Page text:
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Hello Internet DIYers!

I'm in the process of remodeling my bathroom and I've just realized something I might have done wrong around my shower.

One of the two walls of the shower is an exterior wall, so there was, and there still is, a plastic membrane vapour barrier. Then I installed there a layer of DensShield backer board. And then I waterproofed all the seems and screw heads with 100% silicon (along with the gap I left between the DensShield and the shower base lip). Now I would be ready to reinforce the DensShield seams with alkali resistant mesh tape and thin-set before installing my tiles.

But now I'm concerned that I just created a mold sandwich.

The vapour barrier comes behind my shower base lip, so if there is water stuck between the DensShield and the barrier, it will not be drained into the shower base, it will go on the subfloor. If there is moisture stuck in there, it will stay there.

According to what I have read, I need a vapour barrier on my external wall (according to code).

Now what are my options?

  • Remove the DensShield, remove the plastic vapour barrier or cut holes into it and use something like KerdiBoard as a tile substrate AND vapour barrier? (The idea is to "make it right".)
  • Leave everything like that, follow the plan BUT add a liquid membrane (e.g. RedGard) over everything before installing my tile. (The idea is to prevent as much as possible water from getting to the DensShield.)
  • Other options?

Thanks for any input!

Here is an image of the actual state of my work, if you need a reference... enter image description here

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For a pure shower (not bathtub), I always put a membrane on over the backerboard. Redgard is my preferred choice right now so I would be fine with that choice.

I really don't think there is anything that you need to do. If I am putting plastic behind my backer I should see it sticking out under the backer and over the base in the picture - it would be covered by the lowest row of tile. It's not... not the biggest deal in the world if you have a membrane plus backer.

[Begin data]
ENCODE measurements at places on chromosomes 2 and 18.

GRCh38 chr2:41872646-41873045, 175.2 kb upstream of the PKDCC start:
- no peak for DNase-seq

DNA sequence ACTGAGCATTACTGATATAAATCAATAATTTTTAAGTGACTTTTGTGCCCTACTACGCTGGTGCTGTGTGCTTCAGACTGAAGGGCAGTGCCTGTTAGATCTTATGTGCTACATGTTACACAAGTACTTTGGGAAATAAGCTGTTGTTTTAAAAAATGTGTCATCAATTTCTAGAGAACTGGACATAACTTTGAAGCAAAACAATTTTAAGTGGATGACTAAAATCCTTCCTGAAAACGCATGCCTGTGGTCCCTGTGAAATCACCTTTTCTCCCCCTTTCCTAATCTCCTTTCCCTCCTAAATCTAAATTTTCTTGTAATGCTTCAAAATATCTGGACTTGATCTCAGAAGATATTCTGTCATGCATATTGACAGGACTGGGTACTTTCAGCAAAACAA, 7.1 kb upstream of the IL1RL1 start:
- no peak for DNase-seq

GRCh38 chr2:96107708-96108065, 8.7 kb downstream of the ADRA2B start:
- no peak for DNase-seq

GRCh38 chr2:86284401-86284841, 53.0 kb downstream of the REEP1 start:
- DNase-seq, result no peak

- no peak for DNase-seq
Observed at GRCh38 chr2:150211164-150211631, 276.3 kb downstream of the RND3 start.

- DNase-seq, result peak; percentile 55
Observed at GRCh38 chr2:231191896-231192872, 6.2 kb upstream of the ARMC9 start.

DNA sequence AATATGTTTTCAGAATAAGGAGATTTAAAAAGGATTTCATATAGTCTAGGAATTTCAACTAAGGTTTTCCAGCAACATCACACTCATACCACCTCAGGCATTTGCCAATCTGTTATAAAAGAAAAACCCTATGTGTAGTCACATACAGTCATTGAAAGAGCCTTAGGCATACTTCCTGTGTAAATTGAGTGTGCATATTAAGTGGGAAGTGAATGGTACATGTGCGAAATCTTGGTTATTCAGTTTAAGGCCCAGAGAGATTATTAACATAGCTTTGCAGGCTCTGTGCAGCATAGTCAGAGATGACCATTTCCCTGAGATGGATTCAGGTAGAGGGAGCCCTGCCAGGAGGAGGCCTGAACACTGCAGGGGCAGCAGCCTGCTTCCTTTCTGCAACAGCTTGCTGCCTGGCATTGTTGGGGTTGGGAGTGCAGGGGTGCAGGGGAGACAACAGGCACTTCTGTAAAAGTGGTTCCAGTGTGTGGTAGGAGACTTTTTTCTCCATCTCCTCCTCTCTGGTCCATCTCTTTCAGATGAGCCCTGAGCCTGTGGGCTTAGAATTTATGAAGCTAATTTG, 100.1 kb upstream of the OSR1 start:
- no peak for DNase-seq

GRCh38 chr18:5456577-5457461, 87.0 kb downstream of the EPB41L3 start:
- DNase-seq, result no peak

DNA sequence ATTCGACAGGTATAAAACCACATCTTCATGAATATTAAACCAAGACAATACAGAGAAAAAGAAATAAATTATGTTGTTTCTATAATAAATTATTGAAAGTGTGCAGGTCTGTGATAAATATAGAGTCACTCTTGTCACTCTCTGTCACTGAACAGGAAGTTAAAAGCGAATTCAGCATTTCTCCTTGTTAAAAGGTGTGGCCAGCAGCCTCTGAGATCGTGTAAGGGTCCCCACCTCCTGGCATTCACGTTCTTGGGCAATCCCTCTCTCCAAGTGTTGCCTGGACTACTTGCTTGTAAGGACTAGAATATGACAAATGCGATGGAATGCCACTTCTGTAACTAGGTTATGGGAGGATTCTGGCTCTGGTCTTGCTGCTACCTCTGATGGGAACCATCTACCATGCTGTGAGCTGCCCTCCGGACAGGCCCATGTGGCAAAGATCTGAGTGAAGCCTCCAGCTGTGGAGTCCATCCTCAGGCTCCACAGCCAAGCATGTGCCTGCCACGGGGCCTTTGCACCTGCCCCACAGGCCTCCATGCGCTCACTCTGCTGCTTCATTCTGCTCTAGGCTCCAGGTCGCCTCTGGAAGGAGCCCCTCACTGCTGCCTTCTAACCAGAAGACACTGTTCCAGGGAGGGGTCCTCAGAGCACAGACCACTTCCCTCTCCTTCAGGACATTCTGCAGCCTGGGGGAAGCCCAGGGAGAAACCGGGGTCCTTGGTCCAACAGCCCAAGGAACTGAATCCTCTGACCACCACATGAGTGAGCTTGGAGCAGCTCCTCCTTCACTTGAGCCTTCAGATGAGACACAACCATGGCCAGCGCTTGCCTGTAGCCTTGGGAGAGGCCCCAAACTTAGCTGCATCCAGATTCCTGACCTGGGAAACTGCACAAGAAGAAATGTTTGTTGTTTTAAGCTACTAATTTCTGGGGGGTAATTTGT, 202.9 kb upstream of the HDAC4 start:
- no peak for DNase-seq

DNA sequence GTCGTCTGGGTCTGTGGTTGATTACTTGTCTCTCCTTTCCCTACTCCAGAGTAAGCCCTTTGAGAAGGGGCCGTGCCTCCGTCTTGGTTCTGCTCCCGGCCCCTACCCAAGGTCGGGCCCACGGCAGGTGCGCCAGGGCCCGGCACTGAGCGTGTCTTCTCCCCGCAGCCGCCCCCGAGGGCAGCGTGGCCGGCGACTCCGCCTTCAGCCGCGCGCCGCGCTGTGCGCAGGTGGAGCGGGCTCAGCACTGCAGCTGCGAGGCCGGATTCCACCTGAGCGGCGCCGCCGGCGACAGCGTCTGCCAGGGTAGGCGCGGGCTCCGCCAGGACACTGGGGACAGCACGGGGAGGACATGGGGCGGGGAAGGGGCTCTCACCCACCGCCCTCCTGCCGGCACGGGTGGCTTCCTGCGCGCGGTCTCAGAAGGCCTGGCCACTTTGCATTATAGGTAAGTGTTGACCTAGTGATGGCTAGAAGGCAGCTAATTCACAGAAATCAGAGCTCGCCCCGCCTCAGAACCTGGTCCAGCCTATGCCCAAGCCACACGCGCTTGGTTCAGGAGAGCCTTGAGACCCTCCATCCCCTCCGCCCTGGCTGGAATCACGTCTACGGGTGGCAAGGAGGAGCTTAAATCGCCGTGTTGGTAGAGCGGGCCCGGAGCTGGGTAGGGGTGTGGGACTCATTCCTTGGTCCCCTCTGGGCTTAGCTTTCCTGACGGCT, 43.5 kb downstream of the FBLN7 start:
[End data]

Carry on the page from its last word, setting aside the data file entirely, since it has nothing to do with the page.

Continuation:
Final take: There is nothing wrong with Zhentar's advice. If I were doing a bath/shower combo it is exactly what I would say. However with the use of caulking for all of the gaps I would one a solid membrane over the area. The fact is the caulk will dry out expand/contract and may leak after 5 years or so. You are binding the caulk to larger materials like the DS which will have different expansion rates. With a membrane you have one solid surface that is made not to crack.

  • Also a fan of Regard. So easy to apply, and it has the benefit of putting the water barrier closest to the wet side as you can likely get. – DA01 Dec 5 '14 at 21:32
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    @DA01 - It does stink like throw up though. But if you have left overs you get new handles on old tools. Really one of the best products to come out in past 20 years. I have saved months of time using it without one issue... yet. – DMoore Dec 5 '14 at 21:53
  • I can't tell by the pictures what is going on between the DS and the pan transition, but when I redgard this gets like 5 coats. – DMoore Dec 5 '14 at 21:59
  • @DA01 The surface of the DensShield is a water barrier, so putting Redgard over it doesn't get the water barrier any closer. For ordinary cement board, I'd definitely agree though. – Zhentar Dec 5 '14 at 22:49
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    @Zhentar DenShield does claim to be a water barrier, so I agree with you. That said, there's still the seams and screw holes so a coat of RedGard (IMHO) is worth it. – DA01 Dec 5 '14 at 22:54
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DensShield is a Class II vapor retarder (at least, after tiling), which should meet your code requirement (YMMV). I would recommend tearing out the plastic membrane vapor barrier, using only the DensShield.

As things are, I think you're probably okay, though. The DensShield will still allow some (though limited) drying for any moisture that makes it in there, and the middle of a DensShield+Plastic Membrane sandwich isn't a great environment for mold to grow before it dries (not much for it to eat in there).

I'd strongly recommend against adding RedGard. It will give you a true vapor barrier sandwich with little possibility for drying, and any missed detail that allows liquid past the DensShield will likely be missed by the RedGard as well.

  • I don't disagree with your assumptions but his plastic is running into the wall. The mold issue isn't in the DS/plastic but it is the water getting in the DS trickling to the plastic and down to the framing and who else knows where. Well the one assumption I do disagree with though is the Redgard. Redgard/DS/plastic... there is nothing in them that will harbor any kind of mold. The RG definitely isn't making it worse. – DMoore Dec 5 '14 at 21:52
  • Small amounts moisture getting down to the framing is okay; once it's escaped the vapor barrier & DS layer, it can dry more easily through the higher permeance materials. Larger amounts will be a problem, but I think if you're going to screw up one moisture barrier, there's a good chance you'll screw up the second and third moisture barriers the same way. – Zhentar Dec 5 '14 at 22:44

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